Version 2 (modified by alamaison, 5 years ago) (diff)

Added step-by-step guide to using keys with Pageant

Public key authentication

One of the main benefits of SFTP is that it is secure as your data is carried over an encrypted SSH connection. The most secure, and often most convenient, way to log into the server is using public key authentication. The remarkable thing about this kind of authentication is that your private key (basically a really long password) is never actually sent to the server. This adds that little extra bit of security in case the server has been attacked: the attackers don't have your key so can't pretend to be you when logging in anywhere else.

How is the server still able to know it is really you? In short, using very clever maths. You can  read more about it if you're interested.

Using keys

Swish will use any keys you add to Putty's key agent, Pageant, to authenticate you with servers you connect to. If Pageant is not already running, you can launch it from the Swish SFTP Connections folder using Launch key agent from the toolbar or menu. Swish includes a copy of Pageant so don't worry if you didn't install it.

Launch agent button

When Pageant is running, its icon will be in your taskbar notification area (usually botton-left corner).

Pageant tray icon

Pageant doesn't do anything without keys so now you need to add one.

Creating new keys

If you don't already have a key to use, you will need to create one. Swish doesn't do this bit for you yet so you will need to  download PuTTYgen and use it to create a new one in Putty (PPK) format.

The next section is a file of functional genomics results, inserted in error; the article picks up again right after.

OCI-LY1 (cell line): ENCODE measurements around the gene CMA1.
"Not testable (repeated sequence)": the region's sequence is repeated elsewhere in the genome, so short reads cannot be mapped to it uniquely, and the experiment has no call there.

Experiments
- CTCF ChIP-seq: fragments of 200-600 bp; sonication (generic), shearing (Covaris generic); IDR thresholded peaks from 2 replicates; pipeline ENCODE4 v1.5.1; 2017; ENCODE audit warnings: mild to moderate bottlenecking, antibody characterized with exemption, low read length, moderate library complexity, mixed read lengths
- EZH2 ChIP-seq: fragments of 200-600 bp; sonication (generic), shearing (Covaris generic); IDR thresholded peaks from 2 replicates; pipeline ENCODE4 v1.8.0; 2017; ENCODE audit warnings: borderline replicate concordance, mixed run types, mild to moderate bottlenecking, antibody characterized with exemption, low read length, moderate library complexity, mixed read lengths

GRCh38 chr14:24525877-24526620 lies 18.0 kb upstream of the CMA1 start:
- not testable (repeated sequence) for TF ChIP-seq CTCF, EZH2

PuTTYgen Generate and Save buttons

PuTTYgen will show you the 'public' half of your new key. You will probably need it later so leave the window open after you have saved the private key somewhere.

Adding your key to Pageant

PuTTYgen public key box

Once you have a key, right-click on the Pageant notification icon to bring up the menu. Choose Add Key and open your key file.

Pageant menu

Tell your SFTP server about the key

This still won't do anything useful unless you have told your SFTP server about this new key. As we said earlier, this doesn't mean you give it a copy of the whole key, just the 'public' part. How you do this varies wildly from server to server. Web hosting companies often ask you to paste the public key from the PuTTYgen window into a form on your admin pages. Or if your SFTP server is a Linux running OpenSSH, you need to add this text to the end of your authorized_keys file (usually in ~/.ssh - create it if it isn't there).

You need to find out which way is right for your SFTP setup.

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